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Heterologous microsatellite primers are informative for paca (Cuniculus paca), a large rodent with economic and ecological importance



This study was designed to facilitate genetic studies that would allow information on population structure and genetic diversity of natural or captive stocks of paca (Cuniculus paca), a species of ecological and socioeconomic importance, by testing cross-amplification of 20 heterologous microsatellite primer pairs developed for guinea pigs (Cavia porcellus) and capybara (Hydrochoerus hydrochaeris).


Those primers that showed the best amplification profile in blood samples were subsequently applied to scats and saliva samples, to evaluate their efficiency. Of the 13 microsatellite pairs that amplified in blood, one-third (32%) were successfully amplified in saliva and scat samples. This initial work demonstrates successful cross-amplification in paca providing a solid and promising foundation for future genetic studies with this species. The ability to quantify genetic diversity using noninvasive samples from free-ranging paca is essential to developing applied management strategies for this large neotropical rodent that is not only a prey favored by wide-ranging carnivores [e.g., jaguar (Panthera onca), puma (Puma concolor)], but is also a species targeted by illegal hunting and wildlife trade.


The paca (Cuniculus paca, Linnaeus, 1766), a ground-dwelling, herbivorous rodent, is a unique genus in the family Cuniculidae. The paca is the second largest neotropical rodent with a broad distribution across Central and South America from Mexico to northeast Argentina, with recent introductions in Cuba and the Lesser Antilles [1, 2]. The species inhabits a wide range of humid tropical forests, preferring places near rivers or streams, but can also be found in grasslands, mangrove swamps, and agricultural areas [3]. This medium-sized animal (6-14 kg) is nocturnal, solitary, territorial, monogamous, and sedentary [4]. While it can be vector of zoonotic diseases (e.g., intermediate hosts for Echinococcus vogeli; [5]), it is susceptible to others (e.g., leishmaniasis, trypanosomiasis; [2]).

The paca is a favored prey of many carnivores [e.g., coyote (Canis latrans), puma (Puma concolor), jaguar (Panthera onca), bush dog (Speothos venaticus)], crocodiles, and heavy-bodied snakes [e.g., boa constrictor (Boa constrictor)], among others [2]. Furthermore, it is consumed by human beings, who have targeted this species for its quality meat [6], which is even desired by restaurants [7]. Nevertheless, paca is classified as Least Concerned by the IUCN due to its broad distribution, presumed large populations, and occurrence in protected areas [1]. However, habitat fragmentation or destruction and hunting have led to local extinctions in the southeast portion of its distribution [8]. Consequently, genetic studies are needed to monitor the species’ status, since directed conservation efforts may be needed to ensure their long-term survival.

Genetic analyses with molecular markers are needed to reveal genetic variability at the species and individual level; however, no species-specific microsatellite primers have been developed for the paca. Microsatellites or STRs /SSRs (Short Tandem Repeats / Single Sequence Repeats) are one of the most widely and versatile genetic markers used in molecular ecology to address questions about the conservation and management of threatened and endangered species [9, 10]. The ability to use these markers on noninvasive samples (e.g., scat) removes the need to capture animals directly (e.g., live traps) or indirectly (e.g., camera traps) and focuses on evidence left behind on the animal’s daily movements [11, 12]. While some believe primers designed for a particular species may not be able to amplify the same loci in other phylogenetically-related individuals unless the flanking regions, where the primers hybridize, are highly conserved [13, 14], others suggest this can occur more often than initially thought [15,16,17,18].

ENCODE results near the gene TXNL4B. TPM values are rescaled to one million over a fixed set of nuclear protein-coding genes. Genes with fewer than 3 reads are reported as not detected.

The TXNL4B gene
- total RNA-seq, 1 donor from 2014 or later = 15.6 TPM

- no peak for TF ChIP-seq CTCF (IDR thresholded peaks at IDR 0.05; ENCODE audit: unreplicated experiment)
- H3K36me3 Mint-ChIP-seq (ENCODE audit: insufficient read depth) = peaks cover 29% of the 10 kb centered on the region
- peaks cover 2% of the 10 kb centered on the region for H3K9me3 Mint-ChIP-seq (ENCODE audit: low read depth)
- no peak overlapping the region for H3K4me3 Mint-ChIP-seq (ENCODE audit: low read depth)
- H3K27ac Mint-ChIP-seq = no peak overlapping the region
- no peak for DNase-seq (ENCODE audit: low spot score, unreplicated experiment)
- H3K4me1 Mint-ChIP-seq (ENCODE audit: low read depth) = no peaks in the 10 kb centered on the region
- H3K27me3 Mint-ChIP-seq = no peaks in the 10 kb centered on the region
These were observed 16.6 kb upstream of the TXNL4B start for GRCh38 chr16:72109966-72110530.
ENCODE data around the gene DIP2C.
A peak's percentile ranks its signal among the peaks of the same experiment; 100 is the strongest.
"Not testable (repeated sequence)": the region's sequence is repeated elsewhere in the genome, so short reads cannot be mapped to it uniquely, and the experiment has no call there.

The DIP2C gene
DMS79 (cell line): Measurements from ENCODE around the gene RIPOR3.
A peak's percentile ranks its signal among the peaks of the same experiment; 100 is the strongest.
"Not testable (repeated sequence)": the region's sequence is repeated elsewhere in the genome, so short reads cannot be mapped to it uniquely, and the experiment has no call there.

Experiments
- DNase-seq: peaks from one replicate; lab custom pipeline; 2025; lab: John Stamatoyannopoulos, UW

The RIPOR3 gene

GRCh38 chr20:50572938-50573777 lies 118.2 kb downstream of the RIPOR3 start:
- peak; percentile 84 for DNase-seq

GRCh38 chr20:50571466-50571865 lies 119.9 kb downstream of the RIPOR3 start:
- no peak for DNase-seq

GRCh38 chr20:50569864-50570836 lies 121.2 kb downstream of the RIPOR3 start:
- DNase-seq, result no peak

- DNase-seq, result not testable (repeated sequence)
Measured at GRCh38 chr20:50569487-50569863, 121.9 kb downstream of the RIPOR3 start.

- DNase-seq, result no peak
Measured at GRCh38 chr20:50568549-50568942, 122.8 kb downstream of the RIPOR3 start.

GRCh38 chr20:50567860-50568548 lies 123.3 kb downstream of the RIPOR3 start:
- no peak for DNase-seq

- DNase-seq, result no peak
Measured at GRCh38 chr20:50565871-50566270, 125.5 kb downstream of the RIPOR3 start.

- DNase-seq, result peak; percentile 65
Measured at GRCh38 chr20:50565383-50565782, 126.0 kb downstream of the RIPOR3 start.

The ability to use heterologous primers developed for a closely related species has removed limits when species-specific primers are lacking and allowed researchers to quickly expand studies to new species [19, 20]. Cross-amplification has been applied several times at the interface of domestic and free-ranging animals, including the application of domestic cat microsatellite primers to wild cats [11], canid-specific gender identification primers to bush dogs [21, 22], and domestic pig microsatellite primers to wild peccary [23].

Given the lack of species-specific primers for paca, this study drew 20 primers from 34 heterologous primers developed for the superfamily Caviodidea, which the paca shares with guinea pigs (Cavia porcellus; [24]) and capybara (Hydrochoerus hydrochaeris; [25, 26]). The 20 evaluated primer pairs were selected because they had an expected amplicon size of < 300 bp (range 106–289 bp; [24, 26]). While initial testing of cross-amplification would be done with invasive samples (e.g., blood, saliva), the long-term goal is to have the selected primers work with noninvasive samples or forensic DNA from free-ranging populations, including in the biological corridor proposed for northern-central zone of Misiones, Argentina [27].

Main text


Sample collection

Blood, buccal swabs, and scats samples were obtained from three individual paca held at the breeding center of the Instituto Nacional de Tecnología Agropecuaria (INTA) in Aristóbulo del Valle, Misiones, Argentina. All sample collection was conducted by a licensed veterinarian. Sample collection protocols were approved by the Ministerio de Ecología y Recursos Naturales Renovables (MEyRNR) in accordance with Law No 47, Regulatory Decree No 474/02, and Resolution No 509/07 of Misiones Province. Collection permits were granted through the Directorate of Ecology and Environmental Quality under Provision No 033, which relates to the handling of animals and collection of samples.